When we think of checking for bedbugs, we most often think of checking the bed. But that’s not all that has to be checked. The National Pest Management Association has an entire manual on Best Management Practices for Bed Bugs. Their recommendations to their members states that “An initial bed bug inspection should include at a minimum:
- Carefully inspecting sheets, pillowcases, and other bed linens, mattresses, box springs, bed frames and headboards by checking all seams, piping, straps, and other hiding places for live bed bugs, cast skins, fecal staining and eggs.
- Looking for evidence of bed bugs in cracks, crevices, and other typical bed bug hiding places near the beds, and of course, areas where people have reported seeing bed bugs or being bitten.”
In addition to the tasks above, inspections may include, depending on the site, and if necessary, such things as:
- Inspecting inside and underneath furniture, including the removal of drawers from dressers and other items.
- Inspecting behind pictures, wall hangings, and curtains.
- Lifting the edge of carpeting and inspecting behind baseboards in suspected areas.
- Inspecting for bed bugs on, under, and inside upholstered furniture.
- Bed bug inspection should include areas outside of sleeping areas where people spend time resting.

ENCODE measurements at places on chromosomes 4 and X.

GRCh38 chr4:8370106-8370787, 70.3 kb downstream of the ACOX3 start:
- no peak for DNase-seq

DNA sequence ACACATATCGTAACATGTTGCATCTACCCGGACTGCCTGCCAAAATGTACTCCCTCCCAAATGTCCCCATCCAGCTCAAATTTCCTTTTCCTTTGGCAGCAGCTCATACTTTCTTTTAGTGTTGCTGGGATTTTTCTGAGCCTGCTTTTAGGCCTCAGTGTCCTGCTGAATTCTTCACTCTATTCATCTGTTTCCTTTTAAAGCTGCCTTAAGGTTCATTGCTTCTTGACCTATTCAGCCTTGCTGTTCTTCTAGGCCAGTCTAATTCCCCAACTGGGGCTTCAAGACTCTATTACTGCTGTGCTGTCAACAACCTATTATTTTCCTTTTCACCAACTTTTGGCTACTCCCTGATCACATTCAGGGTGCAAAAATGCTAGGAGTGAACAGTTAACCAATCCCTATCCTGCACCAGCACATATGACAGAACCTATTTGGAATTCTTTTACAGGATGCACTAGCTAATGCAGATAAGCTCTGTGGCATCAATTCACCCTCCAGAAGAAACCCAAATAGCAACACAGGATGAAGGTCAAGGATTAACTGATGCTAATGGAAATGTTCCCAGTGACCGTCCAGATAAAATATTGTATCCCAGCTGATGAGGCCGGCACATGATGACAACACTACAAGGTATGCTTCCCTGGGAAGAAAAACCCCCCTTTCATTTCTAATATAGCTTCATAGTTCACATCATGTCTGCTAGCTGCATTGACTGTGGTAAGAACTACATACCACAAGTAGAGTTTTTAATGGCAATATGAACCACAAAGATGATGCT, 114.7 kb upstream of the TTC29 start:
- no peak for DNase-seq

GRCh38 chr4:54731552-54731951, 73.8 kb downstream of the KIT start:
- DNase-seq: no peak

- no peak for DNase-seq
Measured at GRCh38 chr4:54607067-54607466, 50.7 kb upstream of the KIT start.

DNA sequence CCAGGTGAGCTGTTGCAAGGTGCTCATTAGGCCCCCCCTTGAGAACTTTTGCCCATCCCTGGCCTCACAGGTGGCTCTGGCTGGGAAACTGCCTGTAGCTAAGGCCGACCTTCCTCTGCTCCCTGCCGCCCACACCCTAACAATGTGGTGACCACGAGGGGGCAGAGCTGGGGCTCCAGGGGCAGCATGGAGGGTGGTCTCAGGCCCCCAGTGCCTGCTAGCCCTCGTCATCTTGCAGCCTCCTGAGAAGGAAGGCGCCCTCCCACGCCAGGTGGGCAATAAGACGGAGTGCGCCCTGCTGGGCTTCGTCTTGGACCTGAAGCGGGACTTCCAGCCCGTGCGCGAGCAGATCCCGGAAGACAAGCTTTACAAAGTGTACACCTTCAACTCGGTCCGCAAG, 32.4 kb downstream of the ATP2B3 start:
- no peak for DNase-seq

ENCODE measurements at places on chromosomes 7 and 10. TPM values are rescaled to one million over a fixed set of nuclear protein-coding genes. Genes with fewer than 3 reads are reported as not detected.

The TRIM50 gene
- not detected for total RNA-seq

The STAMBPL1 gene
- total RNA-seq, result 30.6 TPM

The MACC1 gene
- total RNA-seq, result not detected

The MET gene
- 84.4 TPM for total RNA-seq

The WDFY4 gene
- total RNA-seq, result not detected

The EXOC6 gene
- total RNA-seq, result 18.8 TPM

If you do have an infestation, you may need to expand your inspections to other areas such as the rec room or hall, lounge areas, storage areas and laundry room.
Training yourself and your cleaning staff on what to look for and how to inspect is really important. Bed bugs hide during daylight hours, and they’re quite small, so finding them takes a little work. Carrying a powerful flashlight can be a big help, since bed bugs will likely be hiding in the darkest crevices of the room.
Adult bed bugs are oval in shape, and brown or reddish in color. Immature bed bugs tend to be lighter in color. Bed bugs usually live in groups, so where there’s one, there’s likely to be many. Other signs that bed bugs are present include tiny black spots on linens or furniture (excrement) and piles of light brown skin casings.
When you are doing your inspection start with the bed (after all, they are called bed bugs). If linens are provided, check the linens thoroughly for any signs of bed bugs, especially around any seams, piping, or ruffles. If there is a dust ruffle on the bed, look at it as well. Inspect the mattress, again looking carefully at any seams or piping.
Continue your inspection by examining any furniture or other items near the bed. The majority of bed bugs live within close proximity to the bed. If you are able, inspect behind the headboard. Also, look behind picture frames and mirrors. Pull out any drawers, using your flashlight to look inside the dresser and nightstand. Hopefully, you are not going to find anything, but if you do, you can be proactive to get rid of them before they become an issue with your guests.
Of course there are more than bed bugs to deal with in your park. Bees, wasps, mosquitoes, ants and spiders are all common pests. If needed, do regular spraying or hire a pest management company to deal with specific issues.
And if you ever happen to meet Vic Nolting, vice chairman of Leisure Systems, franchisers of the Yogi Bear Jellystone Park Camp-Resorts and president of Coney Island Amusement Park, ask him how “cracked corn” works for getting rid of a bird infestation. It’s a great story!